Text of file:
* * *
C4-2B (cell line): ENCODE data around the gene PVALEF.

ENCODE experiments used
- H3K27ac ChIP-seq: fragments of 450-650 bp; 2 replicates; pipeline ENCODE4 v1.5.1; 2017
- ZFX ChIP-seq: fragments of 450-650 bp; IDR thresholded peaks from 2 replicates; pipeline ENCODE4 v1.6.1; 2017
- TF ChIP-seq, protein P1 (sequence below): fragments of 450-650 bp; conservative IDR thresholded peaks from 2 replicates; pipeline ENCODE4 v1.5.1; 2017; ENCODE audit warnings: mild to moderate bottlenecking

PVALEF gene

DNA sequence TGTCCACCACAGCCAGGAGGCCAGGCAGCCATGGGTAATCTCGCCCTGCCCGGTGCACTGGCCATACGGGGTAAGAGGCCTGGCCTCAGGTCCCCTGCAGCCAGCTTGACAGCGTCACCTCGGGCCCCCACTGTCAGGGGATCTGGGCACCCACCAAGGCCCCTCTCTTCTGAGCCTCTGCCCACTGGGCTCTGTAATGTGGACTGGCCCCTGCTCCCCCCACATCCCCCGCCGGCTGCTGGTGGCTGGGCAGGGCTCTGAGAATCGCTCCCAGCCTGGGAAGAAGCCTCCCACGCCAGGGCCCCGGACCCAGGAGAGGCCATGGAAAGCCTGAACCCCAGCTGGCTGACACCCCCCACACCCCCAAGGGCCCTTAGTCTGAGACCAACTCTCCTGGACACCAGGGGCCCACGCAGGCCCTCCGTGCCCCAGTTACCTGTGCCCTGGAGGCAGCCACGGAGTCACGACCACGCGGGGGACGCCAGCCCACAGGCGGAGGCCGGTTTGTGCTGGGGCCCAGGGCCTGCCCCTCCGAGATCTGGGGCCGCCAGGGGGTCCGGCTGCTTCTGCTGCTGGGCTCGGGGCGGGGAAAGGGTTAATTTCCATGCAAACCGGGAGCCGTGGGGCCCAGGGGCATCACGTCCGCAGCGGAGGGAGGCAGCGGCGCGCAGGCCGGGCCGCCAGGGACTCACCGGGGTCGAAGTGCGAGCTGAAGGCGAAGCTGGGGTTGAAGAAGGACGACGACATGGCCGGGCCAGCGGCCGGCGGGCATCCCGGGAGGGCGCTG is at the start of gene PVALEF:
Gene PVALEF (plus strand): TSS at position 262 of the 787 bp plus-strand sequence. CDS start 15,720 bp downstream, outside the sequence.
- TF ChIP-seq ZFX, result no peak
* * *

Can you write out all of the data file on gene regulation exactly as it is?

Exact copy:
C4-2B (cell line): ENCODE data around the gene PVALEF.

ENCODE experiments used
- H3K27ac ChIP-seq: fragments of 450-650 bp; 2 replicates; pipeline ENCODE4 v1.5.1; 2017
- ZFX ChIP-seq: fragments of 450-650 bp; IDR thresholded peaks from 2 replicates; pipeline ENCODE4 v1.6.1; 2017
- TF ChIP-seq, protein P1 (sequence below): fragments of 450-650 bp; conservative IDR thresholded peaks from 2 replicates; pipeline ENCODE4 v1.5.1; 2017; ENCODE audit warnings: mild to moderate bottlenecking

PVALEF gene

DNA sequence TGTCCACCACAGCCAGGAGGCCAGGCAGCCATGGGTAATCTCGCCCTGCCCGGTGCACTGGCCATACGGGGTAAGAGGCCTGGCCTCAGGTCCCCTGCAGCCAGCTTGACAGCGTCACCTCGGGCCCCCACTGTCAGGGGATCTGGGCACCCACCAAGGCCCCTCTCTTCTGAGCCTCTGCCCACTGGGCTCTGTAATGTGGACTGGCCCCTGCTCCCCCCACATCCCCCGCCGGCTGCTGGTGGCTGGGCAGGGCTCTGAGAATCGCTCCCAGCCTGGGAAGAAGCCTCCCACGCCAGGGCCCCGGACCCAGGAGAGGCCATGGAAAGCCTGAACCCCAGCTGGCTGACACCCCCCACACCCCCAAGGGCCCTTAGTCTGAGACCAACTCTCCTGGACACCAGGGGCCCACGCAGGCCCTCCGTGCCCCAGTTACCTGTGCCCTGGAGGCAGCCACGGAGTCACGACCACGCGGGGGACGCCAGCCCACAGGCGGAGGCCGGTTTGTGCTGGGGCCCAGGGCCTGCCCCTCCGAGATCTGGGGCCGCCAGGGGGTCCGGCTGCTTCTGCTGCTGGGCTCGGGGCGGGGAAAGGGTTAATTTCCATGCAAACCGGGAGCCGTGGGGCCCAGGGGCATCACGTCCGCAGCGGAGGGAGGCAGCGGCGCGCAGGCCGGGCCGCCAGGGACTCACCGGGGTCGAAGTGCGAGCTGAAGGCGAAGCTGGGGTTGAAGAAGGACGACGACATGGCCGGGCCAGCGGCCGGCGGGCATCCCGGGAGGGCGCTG is at the start of gene PVALEF:
Gene PVALEF (plus strand): TSS at position 262 of the 787 bp plus-strand sequence. CDS start 15,720 bp downstream, outside the sequence.
- TF ChIP-seq ZFX, result no peak